I started doing some coaching with a real estate coach, trying to figure out what my next step would be. (You sort of have to think about an exit strategy in this business.) I was working alone and was just too busy as one person. My coach told me to find a younger business partner with the idea that we could work together for a few years and then eventually I would leave my business to him. So I found a partner, Dan. He was with another brokerage. I recruited him over to RE/MAX and we rebranded. We still work together now, even though I left RE/MAX last October. He’s still at RE/MAX, I’m still at Rennie & Associates, but we still do a lot of things together.

Why did you leave RE/MAX? What are you doing now?

I left to join Rennie & Associates to market a new development, the Seymour Village townhouses. It is in the complex of RavenWoods where I live, work and play. So I thought what a great opportunity for me and it certainly has turned out to be very successful. We just finished selling the second phase. We sold 50 townhomes in less than a week. So now we’re taking a little bit of a break, though I still run my regular business on the side.

Are you planning to leave the business soon?

Well, that was the plan—to have an exit strategy. Poor Dan; he thought I was going to retire! But I don’t think I can quit. I love my job. So I don’t know what my plan is now. We’ve got seven phases of townhouses and we just finished selling two, so...we’ll see! The plan sort of changes all the time. It changes, and I just go with it. I’m 70 years old and I still have lots of energy. I have no intention of leaving right now.

I don’t think I can quit. I love my job... I have no intention of leaving right now.

Is your story typical?

I would say it’s pretty unusual, especially at the age of 57. Not a lot of people are going to pick up and do that.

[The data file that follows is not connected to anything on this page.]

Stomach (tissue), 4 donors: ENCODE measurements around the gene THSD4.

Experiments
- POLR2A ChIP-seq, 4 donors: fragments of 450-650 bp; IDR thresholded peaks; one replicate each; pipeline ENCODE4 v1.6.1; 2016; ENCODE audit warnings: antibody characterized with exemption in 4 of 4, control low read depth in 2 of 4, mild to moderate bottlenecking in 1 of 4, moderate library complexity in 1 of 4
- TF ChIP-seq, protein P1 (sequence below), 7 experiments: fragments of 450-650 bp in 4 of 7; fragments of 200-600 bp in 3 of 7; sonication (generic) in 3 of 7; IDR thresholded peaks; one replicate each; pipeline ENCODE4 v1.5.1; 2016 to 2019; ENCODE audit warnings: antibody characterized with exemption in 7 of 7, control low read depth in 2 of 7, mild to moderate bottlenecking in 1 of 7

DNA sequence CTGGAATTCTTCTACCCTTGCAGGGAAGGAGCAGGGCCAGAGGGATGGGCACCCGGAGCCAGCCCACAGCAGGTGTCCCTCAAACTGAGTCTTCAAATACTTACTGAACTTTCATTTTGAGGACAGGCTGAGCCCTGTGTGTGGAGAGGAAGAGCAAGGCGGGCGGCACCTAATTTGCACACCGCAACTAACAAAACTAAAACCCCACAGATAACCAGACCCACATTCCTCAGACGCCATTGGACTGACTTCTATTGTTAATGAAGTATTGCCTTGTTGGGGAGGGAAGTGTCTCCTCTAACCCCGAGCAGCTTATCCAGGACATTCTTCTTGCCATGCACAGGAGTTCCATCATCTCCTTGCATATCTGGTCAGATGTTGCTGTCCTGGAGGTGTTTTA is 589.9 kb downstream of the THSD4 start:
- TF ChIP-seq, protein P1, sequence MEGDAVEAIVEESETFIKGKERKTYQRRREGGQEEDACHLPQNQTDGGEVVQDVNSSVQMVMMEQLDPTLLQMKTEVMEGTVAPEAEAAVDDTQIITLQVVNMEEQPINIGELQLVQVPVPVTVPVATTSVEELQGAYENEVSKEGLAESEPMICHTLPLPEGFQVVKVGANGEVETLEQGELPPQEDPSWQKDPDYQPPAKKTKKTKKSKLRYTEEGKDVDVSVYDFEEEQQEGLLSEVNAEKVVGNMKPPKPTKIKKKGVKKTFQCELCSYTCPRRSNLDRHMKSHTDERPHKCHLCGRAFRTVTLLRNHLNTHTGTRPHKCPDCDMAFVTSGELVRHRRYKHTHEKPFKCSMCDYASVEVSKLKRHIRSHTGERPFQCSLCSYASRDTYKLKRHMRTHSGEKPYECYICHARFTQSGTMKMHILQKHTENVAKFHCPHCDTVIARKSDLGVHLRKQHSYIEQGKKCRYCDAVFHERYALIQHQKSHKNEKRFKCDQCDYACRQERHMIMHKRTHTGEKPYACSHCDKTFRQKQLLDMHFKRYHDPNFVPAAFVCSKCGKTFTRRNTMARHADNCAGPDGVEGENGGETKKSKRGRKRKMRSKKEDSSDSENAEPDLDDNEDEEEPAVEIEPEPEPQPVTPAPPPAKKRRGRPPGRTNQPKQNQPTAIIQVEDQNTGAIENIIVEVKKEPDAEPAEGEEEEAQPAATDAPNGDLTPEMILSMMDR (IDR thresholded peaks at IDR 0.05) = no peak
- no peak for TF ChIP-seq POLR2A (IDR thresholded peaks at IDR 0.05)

But do a lot of people enter real estate after leaving a different career?

I’d say older people do. Some people have retired and decide to do real estate thinking it’s going to be part­ time. But that’s not going to happen.

That’s one of the downsides, actually; it’s 24/7 and you’re always on call. I’ve tried and tried to say, “Okay, on Fridays I’m not going to take calls. I’m going to pass them onto my partner, and I’m going to try to take a day off.” That is very, very difficult to do. I’m a hands­ on person and I like to be involved with everything, so that’s hard for me.

What kind of advice would you give to someone who’s considering entering the industry?

It’s important to choose the right brokerage—a brokerage that’s going to be there for you and support you in terms of training. That’s what RE/MAX did for me.

New realtors also need to know that you cannot do it part­ time; you have to put your whole self into it from the beginning. And you have to have some money behind you, as I mentioned before, because there are huge expenses and you’re not going to make a lot of money at the beginning. So it’s best sometimes to start with a team, and have the team offer you referrals. Or go work as a buyer’s agent for a while to get used to the whole buying and selling scene in your city.

You cannot do it part­ time; you have to put your whole self into it from the beginning.